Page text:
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I Am White

I had a little trepidation when I typed that sentence. You might say it’s a loaded sentence.

Growing up white I have enjoyed many privileges, some of which I will never be able to fully appreciate. It is primarily because of my country of origin and my skin color that I have a college degree, and I sit at a computer, in a house with running water, electricity and internet connection, in a city with police and fire protection, free of religious persecution, with my bills paid, and my family intact, writing about being white. Yet I find myself unable and even unwilling to accept the common usage of the term white privilege, not because I have not been blessed beyond belief, and certainly beyond the scope of most if not all of my ‘other-skinned’ brothers and sisters, but because of what it has come to mean.

You may, at this point find yourself taking issue with this right off the bat, and I hope you do, because that means that we are continuing a dialogue that is vital now. What I hope is that you will comment on where you feel I have gotten it wrong, and why.

I feel a stranglehold on my neck perpetrated by the anger of the opposing view (those who champion for the cause of first damning and then eradicating anything resembling white people having places of prominence in society) which forces me to make a choice between:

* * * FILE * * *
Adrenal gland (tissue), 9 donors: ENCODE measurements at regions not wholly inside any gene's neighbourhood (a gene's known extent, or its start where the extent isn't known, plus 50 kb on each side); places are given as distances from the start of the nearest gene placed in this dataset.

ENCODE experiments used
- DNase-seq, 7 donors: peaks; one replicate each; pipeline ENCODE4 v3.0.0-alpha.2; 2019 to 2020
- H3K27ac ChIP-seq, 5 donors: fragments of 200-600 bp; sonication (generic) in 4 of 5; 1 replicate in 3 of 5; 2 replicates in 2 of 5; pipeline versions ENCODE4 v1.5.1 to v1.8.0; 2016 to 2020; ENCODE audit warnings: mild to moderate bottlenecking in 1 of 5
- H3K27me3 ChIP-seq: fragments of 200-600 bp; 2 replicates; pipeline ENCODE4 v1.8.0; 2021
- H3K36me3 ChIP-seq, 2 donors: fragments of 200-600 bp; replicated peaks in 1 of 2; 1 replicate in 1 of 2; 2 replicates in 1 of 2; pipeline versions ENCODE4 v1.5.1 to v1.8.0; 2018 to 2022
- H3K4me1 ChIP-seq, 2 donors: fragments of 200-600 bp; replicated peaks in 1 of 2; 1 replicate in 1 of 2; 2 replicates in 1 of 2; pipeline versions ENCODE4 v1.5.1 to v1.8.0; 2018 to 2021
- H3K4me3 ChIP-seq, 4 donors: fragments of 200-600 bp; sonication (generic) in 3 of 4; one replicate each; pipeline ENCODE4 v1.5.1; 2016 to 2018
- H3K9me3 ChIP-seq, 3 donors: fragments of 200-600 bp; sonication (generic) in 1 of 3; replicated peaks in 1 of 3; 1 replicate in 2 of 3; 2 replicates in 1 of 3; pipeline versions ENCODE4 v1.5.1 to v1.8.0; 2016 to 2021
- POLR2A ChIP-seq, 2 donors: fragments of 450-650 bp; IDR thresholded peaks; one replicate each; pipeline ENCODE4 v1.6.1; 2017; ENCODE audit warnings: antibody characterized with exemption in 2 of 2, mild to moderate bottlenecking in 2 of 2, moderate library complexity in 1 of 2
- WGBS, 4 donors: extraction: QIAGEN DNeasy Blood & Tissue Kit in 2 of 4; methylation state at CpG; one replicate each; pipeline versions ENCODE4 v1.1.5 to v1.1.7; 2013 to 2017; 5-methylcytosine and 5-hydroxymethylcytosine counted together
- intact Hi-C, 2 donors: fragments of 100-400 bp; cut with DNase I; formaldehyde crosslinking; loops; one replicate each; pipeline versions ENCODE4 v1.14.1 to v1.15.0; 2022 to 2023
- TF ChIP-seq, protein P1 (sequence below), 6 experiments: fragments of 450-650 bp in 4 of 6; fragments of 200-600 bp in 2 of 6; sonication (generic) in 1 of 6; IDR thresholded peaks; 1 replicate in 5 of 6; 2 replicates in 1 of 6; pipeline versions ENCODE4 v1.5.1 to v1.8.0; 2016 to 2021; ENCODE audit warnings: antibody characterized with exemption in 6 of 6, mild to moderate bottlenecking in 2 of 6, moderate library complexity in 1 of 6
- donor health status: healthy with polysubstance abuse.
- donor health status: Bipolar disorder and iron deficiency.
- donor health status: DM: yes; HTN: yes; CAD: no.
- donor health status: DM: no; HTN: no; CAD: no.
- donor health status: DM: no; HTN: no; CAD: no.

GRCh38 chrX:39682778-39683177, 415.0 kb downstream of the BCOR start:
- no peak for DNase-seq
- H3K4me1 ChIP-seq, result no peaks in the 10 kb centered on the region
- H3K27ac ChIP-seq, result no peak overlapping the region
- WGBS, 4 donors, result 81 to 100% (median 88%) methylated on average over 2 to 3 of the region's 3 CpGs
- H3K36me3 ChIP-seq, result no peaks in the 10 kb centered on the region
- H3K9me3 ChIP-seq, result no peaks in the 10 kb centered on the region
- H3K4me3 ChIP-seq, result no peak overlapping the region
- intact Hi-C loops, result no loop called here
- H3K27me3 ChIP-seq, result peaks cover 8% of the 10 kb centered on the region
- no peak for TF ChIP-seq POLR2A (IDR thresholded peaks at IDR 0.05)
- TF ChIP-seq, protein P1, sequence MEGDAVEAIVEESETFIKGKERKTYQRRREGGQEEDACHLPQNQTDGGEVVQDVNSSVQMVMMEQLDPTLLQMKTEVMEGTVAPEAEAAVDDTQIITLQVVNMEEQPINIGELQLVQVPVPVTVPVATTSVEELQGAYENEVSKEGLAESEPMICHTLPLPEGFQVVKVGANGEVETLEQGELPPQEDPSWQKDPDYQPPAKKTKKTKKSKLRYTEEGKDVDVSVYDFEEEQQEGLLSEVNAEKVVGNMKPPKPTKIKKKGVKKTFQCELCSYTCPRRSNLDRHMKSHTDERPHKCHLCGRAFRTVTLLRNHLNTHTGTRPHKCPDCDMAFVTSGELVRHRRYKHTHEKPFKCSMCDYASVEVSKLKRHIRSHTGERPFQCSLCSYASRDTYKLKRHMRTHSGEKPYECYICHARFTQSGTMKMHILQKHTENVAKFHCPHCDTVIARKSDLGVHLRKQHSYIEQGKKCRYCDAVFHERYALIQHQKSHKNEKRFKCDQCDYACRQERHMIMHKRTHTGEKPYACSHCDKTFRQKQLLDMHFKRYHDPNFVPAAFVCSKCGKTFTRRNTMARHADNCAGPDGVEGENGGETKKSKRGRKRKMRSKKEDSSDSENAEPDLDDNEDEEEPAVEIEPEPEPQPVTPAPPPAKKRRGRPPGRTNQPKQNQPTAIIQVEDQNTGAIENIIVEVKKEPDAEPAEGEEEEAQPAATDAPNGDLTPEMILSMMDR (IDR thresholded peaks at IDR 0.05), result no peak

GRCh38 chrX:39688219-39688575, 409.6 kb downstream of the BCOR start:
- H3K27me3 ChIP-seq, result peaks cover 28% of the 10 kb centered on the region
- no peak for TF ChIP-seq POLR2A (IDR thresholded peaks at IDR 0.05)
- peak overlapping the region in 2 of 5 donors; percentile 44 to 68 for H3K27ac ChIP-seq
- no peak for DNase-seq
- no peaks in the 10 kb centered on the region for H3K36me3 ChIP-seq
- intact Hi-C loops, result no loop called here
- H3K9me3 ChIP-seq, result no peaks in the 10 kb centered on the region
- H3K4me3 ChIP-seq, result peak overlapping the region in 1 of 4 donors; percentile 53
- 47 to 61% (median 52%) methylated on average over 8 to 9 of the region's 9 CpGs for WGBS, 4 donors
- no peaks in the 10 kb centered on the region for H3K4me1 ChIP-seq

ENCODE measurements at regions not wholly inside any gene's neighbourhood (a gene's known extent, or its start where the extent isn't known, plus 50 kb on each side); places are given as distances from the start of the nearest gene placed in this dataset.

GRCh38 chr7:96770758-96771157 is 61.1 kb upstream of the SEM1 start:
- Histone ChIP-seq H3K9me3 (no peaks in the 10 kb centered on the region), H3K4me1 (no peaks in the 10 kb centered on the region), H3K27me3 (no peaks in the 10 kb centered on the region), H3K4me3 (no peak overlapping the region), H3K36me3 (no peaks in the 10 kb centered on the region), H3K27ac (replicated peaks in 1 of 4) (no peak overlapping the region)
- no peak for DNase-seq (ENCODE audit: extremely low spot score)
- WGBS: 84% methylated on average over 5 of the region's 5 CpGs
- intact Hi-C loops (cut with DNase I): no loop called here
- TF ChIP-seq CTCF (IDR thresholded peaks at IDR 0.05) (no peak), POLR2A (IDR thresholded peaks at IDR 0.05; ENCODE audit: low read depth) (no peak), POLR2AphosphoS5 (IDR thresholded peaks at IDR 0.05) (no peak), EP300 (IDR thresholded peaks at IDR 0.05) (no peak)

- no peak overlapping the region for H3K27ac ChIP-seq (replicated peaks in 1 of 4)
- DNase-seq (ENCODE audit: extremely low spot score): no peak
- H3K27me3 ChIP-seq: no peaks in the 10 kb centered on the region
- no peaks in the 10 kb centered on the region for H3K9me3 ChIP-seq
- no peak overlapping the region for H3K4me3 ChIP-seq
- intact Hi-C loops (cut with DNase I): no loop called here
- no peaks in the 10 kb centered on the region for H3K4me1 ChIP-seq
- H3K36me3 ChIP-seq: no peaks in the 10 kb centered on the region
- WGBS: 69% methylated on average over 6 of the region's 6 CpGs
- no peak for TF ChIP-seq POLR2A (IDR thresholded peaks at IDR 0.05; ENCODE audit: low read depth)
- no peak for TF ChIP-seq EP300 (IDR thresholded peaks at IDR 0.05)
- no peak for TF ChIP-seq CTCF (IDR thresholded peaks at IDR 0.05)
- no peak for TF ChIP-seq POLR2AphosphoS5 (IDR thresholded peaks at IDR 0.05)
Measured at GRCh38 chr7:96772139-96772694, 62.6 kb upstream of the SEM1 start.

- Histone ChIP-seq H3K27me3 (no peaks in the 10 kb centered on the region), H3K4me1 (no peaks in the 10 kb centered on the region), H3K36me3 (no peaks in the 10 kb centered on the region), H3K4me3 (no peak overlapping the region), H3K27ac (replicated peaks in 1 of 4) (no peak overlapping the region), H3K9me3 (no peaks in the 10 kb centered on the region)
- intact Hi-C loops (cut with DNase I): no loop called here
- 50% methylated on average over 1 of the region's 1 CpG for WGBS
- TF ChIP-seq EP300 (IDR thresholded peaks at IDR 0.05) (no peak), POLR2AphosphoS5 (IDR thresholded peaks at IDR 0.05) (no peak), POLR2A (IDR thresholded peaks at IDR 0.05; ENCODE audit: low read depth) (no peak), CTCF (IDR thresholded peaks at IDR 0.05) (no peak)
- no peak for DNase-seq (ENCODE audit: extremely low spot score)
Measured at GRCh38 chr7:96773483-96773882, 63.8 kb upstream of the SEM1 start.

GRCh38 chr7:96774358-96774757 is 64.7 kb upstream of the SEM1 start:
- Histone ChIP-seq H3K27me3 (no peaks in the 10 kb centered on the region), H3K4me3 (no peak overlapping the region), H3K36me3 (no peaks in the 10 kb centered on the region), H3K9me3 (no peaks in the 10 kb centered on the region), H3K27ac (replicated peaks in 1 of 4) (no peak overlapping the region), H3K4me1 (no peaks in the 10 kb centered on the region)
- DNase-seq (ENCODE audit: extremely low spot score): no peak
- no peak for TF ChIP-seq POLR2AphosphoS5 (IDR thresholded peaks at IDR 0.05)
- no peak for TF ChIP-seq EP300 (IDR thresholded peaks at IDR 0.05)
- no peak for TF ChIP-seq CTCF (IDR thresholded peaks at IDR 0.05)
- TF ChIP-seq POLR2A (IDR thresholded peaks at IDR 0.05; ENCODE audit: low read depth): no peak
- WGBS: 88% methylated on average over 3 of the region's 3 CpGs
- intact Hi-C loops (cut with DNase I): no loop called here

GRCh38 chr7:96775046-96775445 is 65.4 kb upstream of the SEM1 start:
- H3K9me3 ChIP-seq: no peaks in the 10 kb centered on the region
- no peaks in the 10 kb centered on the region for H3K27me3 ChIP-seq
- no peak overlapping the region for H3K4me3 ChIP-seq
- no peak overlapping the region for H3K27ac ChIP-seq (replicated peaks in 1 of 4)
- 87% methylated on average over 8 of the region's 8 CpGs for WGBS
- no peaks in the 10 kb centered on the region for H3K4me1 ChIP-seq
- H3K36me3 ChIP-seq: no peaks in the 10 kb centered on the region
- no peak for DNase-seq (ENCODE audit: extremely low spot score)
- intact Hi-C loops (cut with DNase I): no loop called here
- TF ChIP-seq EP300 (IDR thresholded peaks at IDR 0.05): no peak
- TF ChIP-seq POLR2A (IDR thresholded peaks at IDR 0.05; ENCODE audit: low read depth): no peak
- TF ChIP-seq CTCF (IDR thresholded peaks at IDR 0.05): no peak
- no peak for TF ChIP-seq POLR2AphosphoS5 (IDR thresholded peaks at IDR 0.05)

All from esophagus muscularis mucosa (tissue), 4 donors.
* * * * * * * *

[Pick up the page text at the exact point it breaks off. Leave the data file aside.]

A) Conceding that since I am white, I must give up power and influence (whether good or bad but assumed to be bad) on the basis of the color of skin I was given at birth, and on the principle that wrongs have been done and must be set right.  This makes the stranglehold all the tighter on my neck.

B) Fighting back with dialogue (what choice I am now making) to explain why I feel oppressed by the stranglehold. I find that any attempt to put forth any argument against the opposing view is labelled as racist and supremacist. This causes just as much pressure on my neck.

Both options will eventually kill me. I speak metaphorically of course, but there are many kinds of death. I find it ironic that we have spent decades learning not to make broad, negative generalizations about people because of their inherent physical traits, or the country or family they were born into. That wrongs have been done, there is no argument. That we should proceed in this manner is unsustainable.

I have no intent to bring violence on those who think otherwise, and am making no attempt to denigrate any other group of people. I’m simply trying to explain what it looks like from where I sit.

What say you?

Author:

Artistic specialist, wonderer, idea maven, mom of four, and two more. Words and notes are my media of choice.

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